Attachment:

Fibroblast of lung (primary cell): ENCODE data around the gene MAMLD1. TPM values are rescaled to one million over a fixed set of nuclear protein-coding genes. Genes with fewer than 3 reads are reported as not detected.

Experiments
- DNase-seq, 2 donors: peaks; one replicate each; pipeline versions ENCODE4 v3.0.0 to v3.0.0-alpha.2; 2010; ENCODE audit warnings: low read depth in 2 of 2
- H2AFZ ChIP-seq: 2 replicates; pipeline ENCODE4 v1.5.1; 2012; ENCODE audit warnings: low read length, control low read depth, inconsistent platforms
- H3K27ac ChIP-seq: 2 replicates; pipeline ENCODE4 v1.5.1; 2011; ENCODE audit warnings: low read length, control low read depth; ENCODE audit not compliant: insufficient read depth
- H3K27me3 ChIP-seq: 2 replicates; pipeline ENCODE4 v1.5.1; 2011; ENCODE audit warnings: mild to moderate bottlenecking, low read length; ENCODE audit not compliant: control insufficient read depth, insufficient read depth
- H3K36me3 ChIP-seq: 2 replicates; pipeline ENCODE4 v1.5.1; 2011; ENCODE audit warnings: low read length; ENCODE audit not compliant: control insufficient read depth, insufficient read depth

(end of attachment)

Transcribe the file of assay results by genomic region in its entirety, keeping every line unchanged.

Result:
Fibroblast of lung (primary cell): ENCODE data around the gene MAMLD1. TPM values are rescaled to one million over a fixed set of nuclear protein-coding genes. Genes with fewer than 3 reads are reported as not detected.

Experiments
- DNase-seq, 2 donors: peaks; one replicate each; pipeline versions ENCODE4 v3.0.0 to v3.0.0-alpha.2; 2010; ENCODE audit warnings: low read depth in 2 of 2
- H2AFZ ChIP-seq: 2 replicates; pipeline ENCODE4 v1.5.1; 2012; ENCODE audit warnings: low read length, control low read depth, inconsistent platforms
- H3K27ac ChIP-seq: 2 replicates; pipeline ENCODE4 v1.5.1; 2011; ENCODE audit warnings: low read length, control low read depth; ENCODE audit not compliant: insufficient read depth
- H3K27me3 ChIP-seq: 2 replicates; pipeline ENCODE4 v1.5.1; 2011; ENCODE audit warnings: mild to moderate bottlenecking, low read length; ENCODE audit not compliant: control insufficient read depth, insufficient read depth
- H3K36me3 ChIP-seq: 2 replicates; pipeline ENCODE4 v1.5.1; 2011; ENCODE audit warnings: low read length; ENCODE audit not compliant: control insufficient read depth, insufficient read depth